|Emperor Qinzong of Song
|Emperor of the Song dynasty
||19 January 1126 – 20 March 1127
23 May 1100
||14 June 1161
- Consort Zhu
- Zheng Qingyun
- Han Jingguan
- Liu Yue'e
- Lu Shunshu
- He Fengling
- Di Yuhui
- Qi Xiaoyu
- Zheng Yuegong
- Jiang Changjin
- Bao Chundie
- Zhao Chen
- Zhao Jin
- Zhao Xun
- Princess Roujia
- Lady Zhao
- Lady Zhao
House of Zhao
Emperor Qinzong of Song (23 May 1100 – 14 June 1161), personal name Zhao Huan, was the ninth emperor of the
Song dynasty in China and the last emperor of
The Northern Song Dynasty.
Emperor Qinzong was the eldest son and
heir apparent of
Emperor Huizong. His mother was Emperor Huizong's empress consort,
Empress Wang. In 1126, when the forces of the
Jin Empire invaded the Song Empire during the
Jin–Song Wars, Emperor Huizong abdicated and passed on his throne to Emperor Qinzong, and then assumed the title
Taishang Huang ("Retired Emperor") himself. Left to deal with the Jin invasion, Emperor Qinzong appointed the general Li Gang (李綱) to lead the Song military to fend off the invaders. However, the emperor was not a decisive leader and often made poor judgments. Eventually, he removed Li Gang from his appointment in the hope of starting peace talks with the Jin Empire. However, Jin forces eventually breached the walls of the Song capital,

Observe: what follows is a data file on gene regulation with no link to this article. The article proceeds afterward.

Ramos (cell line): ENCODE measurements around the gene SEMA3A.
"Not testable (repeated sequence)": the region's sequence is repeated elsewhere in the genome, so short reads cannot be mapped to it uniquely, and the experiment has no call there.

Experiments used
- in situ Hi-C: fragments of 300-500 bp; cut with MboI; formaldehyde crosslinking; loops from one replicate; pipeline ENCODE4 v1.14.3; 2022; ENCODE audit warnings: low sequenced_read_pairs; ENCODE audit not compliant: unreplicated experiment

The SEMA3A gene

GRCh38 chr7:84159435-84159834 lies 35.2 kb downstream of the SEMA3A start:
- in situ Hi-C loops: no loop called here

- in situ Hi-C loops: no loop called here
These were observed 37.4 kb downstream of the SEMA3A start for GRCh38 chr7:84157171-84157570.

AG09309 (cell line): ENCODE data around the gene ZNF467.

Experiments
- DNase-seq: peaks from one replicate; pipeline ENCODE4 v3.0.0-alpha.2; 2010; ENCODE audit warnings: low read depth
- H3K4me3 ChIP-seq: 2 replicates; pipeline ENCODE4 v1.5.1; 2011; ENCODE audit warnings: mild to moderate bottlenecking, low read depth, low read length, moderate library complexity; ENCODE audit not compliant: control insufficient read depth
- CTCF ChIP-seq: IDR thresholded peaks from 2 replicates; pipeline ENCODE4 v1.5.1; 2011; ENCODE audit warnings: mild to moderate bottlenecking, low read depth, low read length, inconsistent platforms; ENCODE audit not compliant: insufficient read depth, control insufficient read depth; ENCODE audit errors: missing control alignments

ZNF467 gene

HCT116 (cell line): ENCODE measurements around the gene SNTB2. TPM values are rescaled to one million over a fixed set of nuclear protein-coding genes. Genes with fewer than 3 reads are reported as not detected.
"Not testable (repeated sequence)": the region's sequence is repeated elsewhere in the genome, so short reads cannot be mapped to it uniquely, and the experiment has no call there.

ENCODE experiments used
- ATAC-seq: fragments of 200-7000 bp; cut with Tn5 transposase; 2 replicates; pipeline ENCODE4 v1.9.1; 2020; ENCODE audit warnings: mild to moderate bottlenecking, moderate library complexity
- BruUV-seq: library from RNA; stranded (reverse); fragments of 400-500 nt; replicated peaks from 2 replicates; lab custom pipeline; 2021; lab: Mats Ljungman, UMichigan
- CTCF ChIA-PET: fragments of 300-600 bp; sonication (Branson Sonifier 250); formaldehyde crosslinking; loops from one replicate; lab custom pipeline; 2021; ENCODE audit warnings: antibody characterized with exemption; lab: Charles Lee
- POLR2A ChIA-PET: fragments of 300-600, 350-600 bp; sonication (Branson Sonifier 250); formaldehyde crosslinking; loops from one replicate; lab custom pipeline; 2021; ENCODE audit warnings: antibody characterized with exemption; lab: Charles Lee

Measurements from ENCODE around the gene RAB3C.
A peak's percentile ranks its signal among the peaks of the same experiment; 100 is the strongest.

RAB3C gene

Bianjing, in 1127 and occupied the city in an event historically known as the
Jingkang Incident ("Jingkang" was the
era name of Emperor Qinzong's reign). Emperor Qinzong, along with his father Emperor Huizong and the rest of their family, were taken prisoner by Jin forces. This event also marked the end of the Northern Song dynasty. One of Emperor Huizong's sons managed to escape to southern China, where he reestablished the empire as the Southern Song dynasty and became historically known as
Emperor Qinzong and his father were demoted to the status of commoners on 20 March 1127 and deported to
Huining Prefecture, the Jin capital, on 13 May 1127. In 1128, the two former Song emperors were forced to wear mourning dress and pay homage to the ancestors of the Jin emperors at their ancestral temple in Huining Prefecture.
 Furthermore, the Jurchen ruler,
Emperor Taizong, gave the two former Song emperors contemptuous titles to humiliate them: Emperor Qinzong was called "Marquis Chonghun" (重昏侯; literally "Doubly Besotted Marquis") while Emperor Huizong was called "Duke Hunde" (昏德公; literally "Besotted Duke").
In 1141, as the Jin Empire normalised relations with the (Southern) Song Empire, the Jurchens renamed Emperor Qinzong's title to the more neutral-sounding "Duke of Tianshui Commandery" (天水郡公), which is based on a
commandery located in the upper reaches of the
Wei River. A few months later, the former emperor started receiving a stipend due to his nobility status. He lived the rest of his life as a captive in the Jin Empire, which used him as a hostage to put pressure on the Song Empire.
Emperor Qinzong died as a sick and broken man in 1161.
 He was 61. His
temple name means "Esteemed Ancestor".